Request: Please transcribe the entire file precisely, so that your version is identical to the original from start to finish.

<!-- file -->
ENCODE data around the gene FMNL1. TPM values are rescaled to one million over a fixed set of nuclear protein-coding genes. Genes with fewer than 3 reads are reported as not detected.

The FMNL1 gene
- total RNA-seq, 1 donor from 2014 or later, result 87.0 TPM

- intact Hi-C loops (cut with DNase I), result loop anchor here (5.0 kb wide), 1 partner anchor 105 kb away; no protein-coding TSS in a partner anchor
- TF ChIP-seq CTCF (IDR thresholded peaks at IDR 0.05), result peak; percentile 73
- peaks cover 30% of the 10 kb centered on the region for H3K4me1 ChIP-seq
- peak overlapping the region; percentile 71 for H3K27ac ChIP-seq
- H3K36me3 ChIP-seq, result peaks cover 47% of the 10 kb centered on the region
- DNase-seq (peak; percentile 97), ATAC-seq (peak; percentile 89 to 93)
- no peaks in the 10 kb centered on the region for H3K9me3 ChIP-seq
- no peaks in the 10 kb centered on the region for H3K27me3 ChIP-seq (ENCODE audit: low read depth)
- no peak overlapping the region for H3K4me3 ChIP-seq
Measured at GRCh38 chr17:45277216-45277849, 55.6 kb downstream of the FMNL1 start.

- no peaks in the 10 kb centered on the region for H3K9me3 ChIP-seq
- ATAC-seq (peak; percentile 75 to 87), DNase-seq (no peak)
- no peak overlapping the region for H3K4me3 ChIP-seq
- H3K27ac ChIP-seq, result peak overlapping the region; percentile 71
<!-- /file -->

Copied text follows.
ENCODE data around the gene FMNL1. TPM values are rescaled to one million over a fixed set of nuclear protein-coding genes. Genes with fewer than 3 reads are reported as not detected.

The FMNL1 gene
- total RNA-seq, 1 donor from 2014 or later, result 87.0 TPM

- intact Hi-C loops (cut with DNase I), result loop anchor here (5.0 kb wide), 1 partner anchor 105 kb away; no protein-coding TSS in a partner anchor
- TF ChIP-seq CTCF (IDR thresholded peaks at IDR 0.05), result peak; percentile 73
- peaks cover 30% of the 10 kb centered on the region for H3K4me1 ChIP-seq
- peak overlapping the region; percentile 71 for H3K27ac ChIP-seq
- H3K36me3 ChIP-seq, result peaks cover 47% of the 10 kb centered on the region
- DNase-seq (peak; percentile 97), ATAC-seq (peak; percentile 89 to 93)
- no peaks in the 10 kb centered on the region for H3K9me3 ChIP-seq
- no peaks in the 10 kb centered on the region for H3K27me3 ChIP-seq (ENCODE audit: low read depth)
- no peak overlapping the region for H3K4me3 ChIP-seq
Measured at GRCh38 chr17:45277216-45277849, 55.6 kb downstream of the FMNL1 start.

- no peaks in the 10 kb centered on the region for H3K9me3 ChIP-seq
- ATAC-seq (peak; percentile 75 to 87), DNase-seq (no peak)
- no peak overlapping the region for H3K4me3 ChIP-seq
- H3K27ac ChIP-seq, result peak overlapping the region; percentile 71